Sri Lanka has been on a quite a ride this last year. The country defaulted on its foreign debt (except debt to multilateral agencies such as the World Bank) on April 12 and in July witnessed the resignation of an executive president – both for the first time in Sri Lanka’s history.
Sri Lanka is currently facing the worst economic crisis in its post-independence history. There are shortages of fuel, cooking gas, medicine, and many essential items. At the same time, the country is going through a political crisis, which resulted in island-wide protests leading to the resignation of Mahinda Rajapaksa from the prime minister post in May. Two months later, President Gotabaya Rajapaksa – Mahinda’s brother – was also compelled to resigned.
Sri Lanka has for decades had an economy that is very vulnerable to domestic as well as global shocks. Since independence, the country has run into numerous balance of payment crises and sought IMF assistance 16 times to escape such difficulties. This time, however, the situation is very different and far more complicated, as Sri Lanka was compelled to suspend debt repayments to foreign creditors for the first time in its history.
While deep-rooted vulnerabilities posed the risk of a sovereign default, the current situation, which is almost unlivable for people, is a particular result of economic mismanagement in the last two-and-a-half years. Tax cuts by the newly elected government headed by Gotabaya Rajapaksa in November 2019 kicked off a series of economic policy errors. The tax cuts resulted in a credit rating downgrade in December 2019, making it difficult for Sri Lanka to borrow from international capital markets. COVID-19 made the situation worse in early 2020 as the global pandemic hit Sri Lanka’s tourism industry, which accounted for approximately 25 percent of the country’s foreign currency earnings.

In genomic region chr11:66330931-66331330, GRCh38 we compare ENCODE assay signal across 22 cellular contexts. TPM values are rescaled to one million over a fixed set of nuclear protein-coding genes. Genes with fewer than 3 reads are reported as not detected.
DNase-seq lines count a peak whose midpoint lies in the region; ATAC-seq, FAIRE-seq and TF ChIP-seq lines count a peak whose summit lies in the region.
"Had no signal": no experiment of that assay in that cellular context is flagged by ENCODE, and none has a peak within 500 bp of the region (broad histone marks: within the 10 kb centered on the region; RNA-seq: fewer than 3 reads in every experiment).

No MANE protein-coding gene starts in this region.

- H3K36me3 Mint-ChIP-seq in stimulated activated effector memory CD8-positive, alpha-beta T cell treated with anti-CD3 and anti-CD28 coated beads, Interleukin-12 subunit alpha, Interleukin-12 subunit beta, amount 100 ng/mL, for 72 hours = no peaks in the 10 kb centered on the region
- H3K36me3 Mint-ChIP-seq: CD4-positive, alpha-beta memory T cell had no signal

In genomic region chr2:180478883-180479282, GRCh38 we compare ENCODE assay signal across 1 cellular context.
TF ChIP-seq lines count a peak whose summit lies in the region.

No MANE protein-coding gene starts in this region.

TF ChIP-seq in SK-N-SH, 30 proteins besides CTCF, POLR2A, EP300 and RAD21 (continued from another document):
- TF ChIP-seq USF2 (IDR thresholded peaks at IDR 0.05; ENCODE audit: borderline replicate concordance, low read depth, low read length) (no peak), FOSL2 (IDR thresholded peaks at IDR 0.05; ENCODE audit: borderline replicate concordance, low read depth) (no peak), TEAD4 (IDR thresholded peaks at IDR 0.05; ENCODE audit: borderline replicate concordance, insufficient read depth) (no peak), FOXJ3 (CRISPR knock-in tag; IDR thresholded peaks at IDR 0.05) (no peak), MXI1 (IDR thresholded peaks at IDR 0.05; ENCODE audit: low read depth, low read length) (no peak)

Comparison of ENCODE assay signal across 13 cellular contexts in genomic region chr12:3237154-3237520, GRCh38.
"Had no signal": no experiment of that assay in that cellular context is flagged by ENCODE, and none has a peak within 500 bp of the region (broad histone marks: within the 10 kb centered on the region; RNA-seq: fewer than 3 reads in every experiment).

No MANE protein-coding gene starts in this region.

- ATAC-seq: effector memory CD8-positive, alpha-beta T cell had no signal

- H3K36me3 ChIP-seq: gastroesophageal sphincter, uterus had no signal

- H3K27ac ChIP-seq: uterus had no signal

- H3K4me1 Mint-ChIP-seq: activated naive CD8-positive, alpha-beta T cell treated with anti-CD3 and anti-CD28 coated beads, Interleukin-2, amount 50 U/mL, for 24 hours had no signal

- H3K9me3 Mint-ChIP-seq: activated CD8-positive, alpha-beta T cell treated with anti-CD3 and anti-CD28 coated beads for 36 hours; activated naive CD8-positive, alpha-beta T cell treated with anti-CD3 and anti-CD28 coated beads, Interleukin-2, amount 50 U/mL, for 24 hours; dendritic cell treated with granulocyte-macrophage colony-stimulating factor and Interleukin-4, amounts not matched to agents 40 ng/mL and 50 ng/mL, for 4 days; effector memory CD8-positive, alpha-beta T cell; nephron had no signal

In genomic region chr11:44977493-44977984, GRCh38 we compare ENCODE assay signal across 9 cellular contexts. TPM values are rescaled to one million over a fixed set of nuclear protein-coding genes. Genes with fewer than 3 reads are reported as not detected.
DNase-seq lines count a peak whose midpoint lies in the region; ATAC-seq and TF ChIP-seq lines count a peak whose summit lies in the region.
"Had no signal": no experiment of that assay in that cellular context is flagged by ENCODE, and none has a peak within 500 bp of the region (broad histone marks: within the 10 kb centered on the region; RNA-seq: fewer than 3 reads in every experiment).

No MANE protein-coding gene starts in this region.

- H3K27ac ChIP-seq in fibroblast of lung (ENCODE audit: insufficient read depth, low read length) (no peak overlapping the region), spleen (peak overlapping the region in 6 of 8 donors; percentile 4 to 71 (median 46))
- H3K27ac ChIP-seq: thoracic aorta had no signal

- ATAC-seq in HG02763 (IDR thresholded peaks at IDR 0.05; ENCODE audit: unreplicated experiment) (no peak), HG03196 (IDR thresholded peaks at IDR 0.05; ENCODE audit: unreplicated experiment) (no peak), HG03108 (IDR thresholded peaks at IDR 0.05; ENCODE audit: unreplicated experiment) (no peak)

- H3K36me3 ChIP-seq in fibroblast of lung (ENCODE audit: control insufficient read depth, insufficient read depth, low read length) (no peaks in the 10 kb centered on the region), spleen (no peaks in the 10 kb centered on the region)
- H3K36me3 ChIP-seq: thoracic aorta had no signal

The adverse impact of COVID-19 resulted in a further downgrade of Sri Lanka’s credit ratings in March/April 2020, making it almost impossible to borrow from international capital markets. This meant that Sri Lanka no longer could use its go-to strategy of borrowing from international capital markets through issuing International Sovereign Bonds (ISBs) to repay the massive amount of capital market borrowings obtained during the last decade. Starting from 2019, Sri Lanka has an ISB maturing in every year up to 2030, imposing a massive foreign loan repayment burden. During 2020-2025, approximately 50 percent of Sri Lanka’s foreign loan payments will go to repay ISBs.
By April 2020, the country was in serious trouble. On one hand, Sri Lanka had lost a significant amount of foreign currency inflows due to the pandemic’s impact on the tourism industry. On the other hand, Sri Lanka could not borrow using ISBs to fill the gap. As a result, foreign currency inflows dropped drastically while currency outflows remained the same. That substantially expanded the country’s foreign currency gap, with limited options to borrow. This meant that, from spring of 2020 onward, Sri Lanka encountered a great risk of not being able to meet foreign loan payments.